Guideline Development


The Major Trauma Education Project has been established by the Victorian State Trauma System to deliver a trauma-focussed sustainable state-wide educational system for clinical staff (doctors, nurses, paramedics) across Victoria.

The project is managed by Adult Retrieval Victoria within its scope as a state-wide provider of coordinated, systematised clinical advice, retrieval and information management.

Guidelines have been developed to support awareness of key aspects of the trauma system, early trauma care, specialist trauma management as well as retrieval activation and intervention. The audience for these guidelines and the educational material is primarily clinical staff in non-major trauma service settings; however the guidelines (particularly those which address process) are applicable to the entire system.

Each guideline contains supportive referencing and linkage to relevant materials and is reviewed using the AGREEII instrument for assessment of guideline development methodology. Strategies for guideline implementation can be found on the website including support material.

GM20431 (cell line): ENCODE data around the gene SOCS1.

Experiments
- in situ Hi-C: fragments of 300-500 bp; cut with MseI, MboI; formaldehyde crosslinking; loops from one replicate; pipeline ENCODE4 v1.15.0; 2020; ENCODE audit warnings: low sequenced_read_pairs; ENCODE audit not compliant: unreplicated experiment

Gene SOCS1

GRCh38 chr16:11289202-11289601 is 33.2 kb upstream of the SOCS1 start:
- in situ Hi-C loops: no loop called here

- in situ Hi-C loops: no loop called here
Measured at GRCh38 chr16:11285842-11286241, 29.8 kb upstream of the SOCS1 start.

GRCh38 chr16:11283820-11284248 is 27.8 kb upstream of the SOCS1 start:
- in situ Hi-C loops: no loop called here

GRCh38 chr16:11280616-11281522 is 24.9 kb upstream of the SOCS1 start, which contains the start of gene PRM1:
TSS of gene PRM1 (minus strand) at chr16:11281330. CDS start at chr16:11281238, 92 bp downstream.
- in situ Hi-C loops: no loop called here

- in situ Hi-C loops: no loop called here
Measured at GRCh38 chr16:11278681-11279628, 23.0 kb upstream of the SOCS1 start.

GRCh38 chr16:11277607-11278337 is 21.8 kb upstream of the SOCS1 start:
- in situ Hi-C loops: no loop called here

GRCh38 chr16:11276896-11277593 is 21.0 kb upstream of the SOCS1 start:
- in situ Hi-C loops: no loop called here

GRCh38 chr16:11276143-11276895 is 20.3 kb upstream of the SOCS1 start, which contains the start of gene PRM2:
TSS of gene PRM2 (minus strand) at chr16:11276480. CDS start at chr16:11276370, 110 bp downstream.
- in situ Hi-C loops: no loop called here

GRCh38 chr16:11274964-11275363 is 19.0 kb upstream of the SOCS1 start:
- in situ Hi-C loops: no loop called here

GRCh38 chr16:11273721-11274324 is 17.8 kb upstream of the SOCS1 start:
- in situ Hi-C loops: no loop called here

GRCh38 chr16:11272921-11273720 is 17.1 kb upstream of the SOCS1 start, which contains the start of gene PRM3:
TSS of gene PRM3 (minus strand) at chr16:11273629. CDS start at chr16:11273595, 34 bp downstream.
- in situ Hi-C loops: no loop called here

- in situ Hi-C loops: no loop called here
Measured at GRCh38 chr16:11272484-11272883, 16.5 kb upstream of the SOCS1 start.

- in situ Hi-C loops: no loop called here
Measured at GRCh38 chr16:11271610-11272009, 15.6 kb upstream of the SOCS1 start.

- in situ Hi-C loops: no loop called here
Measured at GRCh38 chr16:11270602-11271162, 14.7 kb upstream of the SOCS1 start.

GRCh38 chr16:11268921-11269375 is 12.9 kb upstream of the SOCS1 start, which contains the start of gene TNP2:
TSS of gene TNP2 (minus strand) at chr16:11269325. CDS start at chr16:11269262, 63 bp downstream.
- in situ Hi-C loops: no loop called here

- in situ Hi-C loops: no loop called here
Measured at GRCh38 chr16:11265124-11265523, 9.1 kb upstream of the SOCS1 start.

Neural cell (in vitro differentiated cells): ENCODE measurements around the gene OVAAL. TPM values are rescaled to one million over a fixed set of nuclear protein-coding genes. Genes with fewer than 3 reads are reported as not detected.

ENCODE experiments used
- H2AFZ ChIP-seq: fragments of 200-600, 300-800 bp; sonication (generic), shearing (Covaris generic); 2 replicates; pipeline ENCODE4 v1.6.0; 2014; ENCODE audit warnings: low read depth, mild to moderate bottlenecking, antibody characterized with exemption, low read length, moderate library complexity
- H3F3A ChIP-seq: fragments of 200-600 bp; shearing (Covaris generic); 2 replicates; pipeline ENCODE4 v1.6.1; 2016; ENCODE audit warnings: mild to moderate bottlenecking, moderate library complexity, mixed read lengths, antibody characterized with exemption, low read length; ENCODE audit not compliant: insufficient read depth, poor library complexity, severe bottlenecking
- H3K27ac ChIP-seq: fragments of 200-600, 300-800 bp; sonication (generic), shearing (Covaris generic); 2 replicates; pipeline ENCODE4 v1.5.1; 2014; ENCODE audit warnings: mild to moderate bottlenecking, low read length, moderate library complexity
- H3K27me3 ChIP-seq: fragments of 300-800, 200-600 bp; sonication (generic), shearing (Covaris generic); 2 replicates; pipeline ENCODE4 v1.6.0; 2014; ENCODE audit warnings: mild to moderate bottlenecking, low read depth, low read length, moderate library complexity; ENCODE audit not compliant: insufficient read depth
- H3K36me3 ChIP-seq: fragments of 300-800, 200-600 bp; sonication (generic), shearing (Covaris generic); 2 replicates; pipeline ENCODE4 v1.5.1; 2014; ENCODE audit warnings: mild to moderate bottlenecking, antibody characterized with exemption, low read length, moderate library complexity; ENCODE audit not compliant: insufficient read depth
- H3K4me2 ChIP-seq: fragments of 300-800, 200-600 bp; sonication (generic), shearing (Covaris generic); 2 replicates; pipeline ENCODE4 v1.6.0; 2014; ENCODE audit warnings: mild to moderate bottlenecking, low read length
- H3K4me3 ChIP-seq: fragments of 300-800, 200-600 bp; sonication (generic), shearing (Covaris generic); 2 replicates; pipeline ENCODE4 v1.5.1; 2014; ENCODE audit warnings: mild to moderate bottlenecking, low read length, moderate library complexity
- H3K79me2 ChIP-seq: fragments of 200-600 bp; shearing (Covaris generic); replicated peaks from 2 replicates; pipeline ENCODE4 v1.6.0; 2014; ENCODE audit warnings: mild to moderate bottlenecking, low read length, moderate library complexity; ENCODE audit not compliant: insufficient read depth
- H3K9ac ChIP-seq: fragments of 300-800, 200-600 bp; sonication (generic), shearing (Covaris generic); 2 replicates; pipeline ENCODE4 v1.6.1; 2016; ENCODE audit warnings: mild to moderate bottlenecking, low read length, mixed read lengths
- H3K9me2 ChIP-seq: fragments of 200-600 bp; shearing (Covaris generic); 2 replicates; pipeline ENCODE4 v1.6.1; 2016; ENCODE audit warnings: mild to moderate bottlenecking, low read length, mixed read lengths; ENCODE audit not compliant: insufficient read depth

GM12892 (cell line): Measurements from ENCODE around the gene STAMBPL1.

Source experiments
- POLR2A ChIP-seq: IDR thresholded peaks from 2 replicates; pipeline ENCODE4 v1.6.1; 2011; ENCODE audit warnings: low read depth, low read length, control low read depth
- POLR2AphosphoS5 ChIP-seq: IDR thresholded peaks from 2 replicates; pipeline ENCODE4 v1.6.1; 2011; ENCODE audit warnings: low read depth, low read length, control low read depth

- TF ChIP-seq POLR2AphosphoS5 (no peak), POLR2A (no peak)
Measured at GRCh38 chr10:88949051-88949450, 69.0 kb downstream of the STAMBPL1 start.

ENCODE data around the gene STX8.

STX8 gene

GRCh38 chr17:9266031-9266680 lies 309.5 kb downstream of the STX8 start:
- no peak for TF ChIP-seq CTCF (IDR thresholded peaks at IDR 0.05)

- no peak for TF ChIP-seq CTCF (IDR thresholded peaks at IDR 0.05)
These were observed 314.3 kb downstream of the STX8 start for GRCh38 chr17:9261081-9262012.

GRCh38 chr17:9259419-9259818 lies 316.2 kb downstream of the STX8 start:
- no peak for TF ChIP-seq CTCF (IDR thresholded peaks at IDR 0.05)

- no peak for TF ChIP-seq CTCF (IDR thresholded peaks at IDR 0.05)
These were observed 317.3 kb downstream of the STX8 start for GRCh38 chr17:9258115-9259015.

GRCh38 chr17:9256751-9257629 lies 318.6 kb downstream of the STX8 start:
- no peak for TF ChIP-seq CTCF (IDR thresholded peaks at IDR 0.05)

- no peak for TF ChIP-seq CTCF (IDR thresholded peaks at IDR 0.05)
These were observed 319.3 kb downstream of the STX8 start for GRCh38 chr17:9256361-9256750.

ARV provides a project management and support staff to research and develop guidelines, learning modules, moderated tutorials and educational material, coordinate consultation and feedback, and build and deploy the web-based components of Trauma Victoria. Staff backgrounds are from the Intensive Care Unit, Emergency department and Ambulance Victoria, particularly Intensive Care Paramedics. Staff have a range of clinical, educational and retrieval based experience. Oversight is provided by the Director of ARV. Together with this, ARV personnel and an extensive physician network was utilised to provide consultation, input and oversight of the guideline development.